Kansas City, Mo. — Well this was different.
Justin Upton was being asked questions about offensive struggles before the game Wednesday, but not his own. He spent the better part of four months answering questions about his own hitting issues last season.
This year, despite the Tigers’ collective hitting woes, Upton has been one of the most consistent producers. He leads the Tigers in home runs (nine), runs (30 - tied with Ian Kinsler), walks (25) and stolen bases (5).
“You can’t ever really put a thumb on it,” he said of the team’s recent slump. “At the end of the day, we have to start playing better. We have to have better at-bats, better defense — there are a lot of things that go into it.
“But guys have to take it on themselves to make things happen.”
The Tigers have been shutout three times on this road trip, four times in May. Twice they were blanked by pitchers making their big-league debut and in Houston by a quartet of relief pitchers.
“I feel frustrated because we need to get it going now,” Miguel Cabrera said after the 1-0 loss Tuesday night. “We need to step up and bring everything we got every day. We have to be better at home plate, have better at-bats.
“We need to try and make something happen, not just getting one home run. We need to get on base and let everybody do their job. First, we need to get on base. We don’t get on base, we don’t score.”
That was Upton's main point, too. Stop trying to do too much and focus on simply doing what the situation dictates.
“You have to play the game,” Upton said. “You do what the game tells you to do. You get in a situation. If you do the right thing in that situation, a lot of the time you will come out on top. Last night, we didn’t put runners on base. We didn’t have a chance to move runners. We didn’t have chance to drive a guy in from third with less than two outs.
“We didn’t put ourselves in those situations, so you can’t really expect to score runs.”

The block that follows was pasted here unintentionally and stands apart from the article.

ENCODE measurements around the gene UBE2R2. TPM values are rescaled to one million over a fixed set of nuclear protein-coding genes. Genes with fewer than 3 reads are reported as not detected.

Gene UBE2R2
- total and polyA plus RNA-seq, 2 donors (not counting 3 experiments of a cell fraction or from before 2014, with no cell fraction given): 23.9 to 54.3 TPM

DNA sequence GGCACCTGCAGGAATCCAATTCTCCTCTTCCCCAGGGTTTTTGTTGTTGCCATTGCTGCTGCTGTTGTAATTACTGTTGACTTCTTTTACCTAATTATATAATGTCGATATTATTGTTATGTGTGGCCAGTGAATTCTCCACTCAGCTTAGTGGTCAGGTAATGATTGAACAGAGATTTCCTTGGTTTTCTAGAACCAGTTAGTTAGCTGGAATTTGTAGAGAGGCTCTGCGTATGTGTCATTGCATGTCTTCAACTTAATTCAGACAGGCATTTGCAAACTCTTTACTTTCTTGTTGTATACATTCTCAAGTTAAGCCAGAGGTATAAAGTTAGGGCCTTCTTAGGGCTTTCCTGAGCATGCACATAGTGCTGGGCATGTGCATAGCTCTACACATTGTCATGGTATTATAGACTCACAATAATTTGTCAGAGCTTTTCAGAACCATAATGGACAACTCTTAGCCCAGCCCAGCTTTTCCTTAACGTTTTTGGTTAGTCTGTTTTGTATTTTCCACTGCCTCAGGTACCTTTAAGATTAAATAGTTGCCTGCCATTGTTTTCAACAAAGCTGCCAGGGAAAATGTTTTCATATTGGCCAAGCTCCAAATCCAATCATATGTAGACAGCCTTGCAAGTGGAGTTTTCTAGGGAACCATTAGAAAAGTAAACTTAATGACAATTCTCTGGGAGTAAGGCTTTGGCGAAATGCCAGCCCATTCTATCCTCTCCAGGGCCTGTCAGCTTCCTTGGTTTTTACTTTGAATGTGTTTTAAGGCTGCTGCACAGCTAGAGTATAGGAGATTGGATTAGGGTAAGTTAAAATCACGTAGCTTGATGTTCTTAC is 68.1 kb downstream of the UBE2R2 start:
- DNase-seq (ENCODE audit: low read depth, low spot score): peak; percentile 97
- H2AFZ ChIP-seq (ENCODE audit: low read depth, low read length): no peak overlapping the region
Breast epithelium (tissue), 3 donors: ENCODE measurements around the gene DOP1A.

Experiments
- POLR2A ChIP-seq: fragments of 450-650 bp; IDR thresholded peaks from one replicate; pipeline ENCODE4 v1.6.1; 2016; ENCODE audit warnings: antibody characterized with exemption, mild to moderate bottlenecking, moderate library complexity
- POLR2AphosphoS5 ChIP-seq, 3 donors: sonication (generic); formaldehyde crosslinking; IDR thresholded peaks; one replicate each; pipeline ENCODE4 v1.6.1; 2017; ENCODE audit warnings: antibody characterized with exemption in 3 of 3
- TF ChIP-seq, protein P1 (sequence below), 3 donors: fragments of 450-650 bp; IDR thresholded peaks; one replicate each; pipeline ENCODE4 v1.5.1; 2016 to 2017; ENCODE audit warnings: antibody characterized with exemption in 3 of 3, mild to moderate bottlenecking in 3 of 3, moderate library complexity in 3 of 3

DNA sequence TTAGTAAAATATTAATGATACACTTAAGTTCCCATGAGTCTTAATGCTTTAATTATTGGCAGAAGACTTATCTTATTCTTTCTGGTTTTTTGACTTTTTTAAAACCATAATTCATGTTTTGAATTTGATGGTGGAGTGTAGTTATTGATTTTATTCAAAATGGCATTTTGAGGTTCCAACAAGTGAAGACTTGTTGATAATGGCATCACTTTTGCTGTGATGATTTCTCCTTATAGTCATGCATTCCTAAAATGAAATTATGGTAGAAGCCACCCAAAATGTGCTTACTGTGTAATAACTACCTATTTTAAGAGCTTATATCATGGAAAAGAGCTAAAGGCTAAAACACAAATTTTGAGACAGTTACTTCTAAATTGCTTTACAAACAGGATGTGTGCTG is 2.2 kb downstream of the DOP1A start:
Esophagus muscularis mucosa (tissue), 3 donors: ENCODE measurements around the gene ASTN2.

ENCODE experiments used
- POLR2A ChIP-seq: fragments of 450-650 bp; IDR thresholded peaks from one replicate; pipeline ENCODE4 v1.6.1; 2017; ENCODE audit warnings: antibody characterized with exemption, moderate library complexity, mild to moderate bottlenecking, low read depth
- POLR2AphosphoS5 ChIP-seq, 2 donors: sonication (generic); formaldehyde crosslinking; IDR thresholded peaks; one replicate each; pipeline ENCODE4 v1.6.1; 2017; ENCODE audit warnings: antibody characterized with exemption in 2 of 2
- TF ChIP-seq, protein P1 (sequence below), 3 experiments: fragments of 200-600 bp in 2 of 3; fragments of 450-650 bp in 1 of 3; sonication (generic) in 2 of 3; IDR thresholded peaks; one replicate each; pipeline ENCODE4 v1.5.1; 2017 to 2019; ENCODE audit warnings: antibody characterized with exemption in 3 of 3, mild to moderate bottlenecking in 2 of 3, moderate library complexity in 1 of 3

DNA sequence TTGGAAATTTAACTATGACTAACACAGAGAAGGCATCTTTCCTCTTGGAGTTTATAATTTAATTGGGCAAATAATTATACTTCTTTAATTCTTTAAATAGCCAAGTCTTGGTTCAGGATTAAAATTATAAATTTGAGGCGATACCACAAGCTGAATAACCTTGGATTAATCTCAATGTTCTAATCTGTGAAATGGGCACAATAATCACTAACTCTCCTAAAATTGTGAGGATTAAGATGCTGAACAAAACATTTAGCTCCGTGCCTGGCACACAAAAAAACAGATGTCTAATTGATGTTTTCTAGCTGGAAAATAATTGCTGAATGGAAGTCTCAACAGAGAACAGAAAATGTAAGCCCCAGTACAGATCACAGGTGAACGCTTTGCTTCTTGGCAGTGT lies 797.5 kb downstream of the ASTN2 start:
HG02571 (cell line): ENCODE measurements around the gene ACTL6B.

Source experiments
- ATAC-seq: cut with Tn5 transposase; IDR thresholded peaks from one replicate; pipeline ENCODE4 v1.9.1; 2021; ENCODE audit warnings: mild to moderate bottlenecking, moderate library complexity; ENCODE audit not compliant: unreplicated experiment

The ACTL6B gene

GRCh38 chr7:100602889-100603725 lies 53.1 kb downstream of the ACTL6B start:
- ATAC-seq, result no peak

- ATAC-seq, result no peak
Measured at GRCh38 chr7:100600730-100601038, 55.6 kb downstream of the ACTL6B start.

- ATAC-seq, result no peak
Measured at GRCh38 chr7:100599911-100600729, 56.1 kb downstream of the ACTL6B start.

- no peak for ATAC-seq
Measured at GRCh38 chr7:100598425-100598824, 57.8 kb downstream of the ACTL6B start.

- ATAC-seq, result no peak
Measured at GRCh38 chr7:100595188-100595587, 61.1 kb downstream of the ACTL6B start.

Upton hasn’t fully hit his stride yet, but he’s still miles from where he was at this point last season. Here’s the comparative numbers from last year on May 31 and this year:
2016 — .217/.264/.326/.590 with three home runs, 11 RBIs and 72 strikeouts.
2017 — .237/.337/.445/.782 with nine home runs, 23 RBIs and 62 strikeouts.
“Yeah, he’s way ahead of the pace,” manager Brad Ausmus said. “Generally, he’s been having good at-bats, too, even when he’s struggling he’s had good at-bats for the most part. He’s a good player, man. There is a reason he got so much money.”
Running the bases probably didn’t earn him an extra cent in the $132.75 million deal he signed with the Tigers. That money was earned with his bat, not his legs. But on a team that has long had difficulty running the bases, Upton’s sound instincts, his ability to go first to third and steal a base when needed stand out.
“Baserunning is always overlooked when it comes to guys who really hit,” Ausmus said. “Unfortunately, the one stat people look at is the stolen base and that’s not a true indicator of a good baserunner.
“J-Up can steal bases, but he has been a good baserunner outside of that. He can go first to third, he can get you an extra base.”
From 2009-2012, Upton averaged 19 steals a season. He’s stolen five bases in seven attempts this year and over his career, he has a 72-percent success rate (129-of-179).
“I can do it,” he said. “But like I said before, it’s if the game dictates it. Those are things you’ve got to do — take that extra base. That’s what’s most important. Go first to third on a base hit. If you can take a bag and you are capable of it, you should do it.”
Upton doesn’t consider himself a speed-burner or a base stealer. He navigates around the bases with instinct and guile.
“Those are learned things,” he said. “Some guys are just faster than the game. The older you get, the smarter you have to be on the bases. I am not as fast as I once was. At one point I could just outrun the baseball. Now, I have to pick my spots and understand what pitchers you can run on.
“Do the little things.”
Do the little things. Stay within your abilities. Grind out your at-bats, get on base anyway you can and keep the line moving. That’s the formula, espoused by Upton and Cabrera, that’s going to get the Tigers’ offense firing again.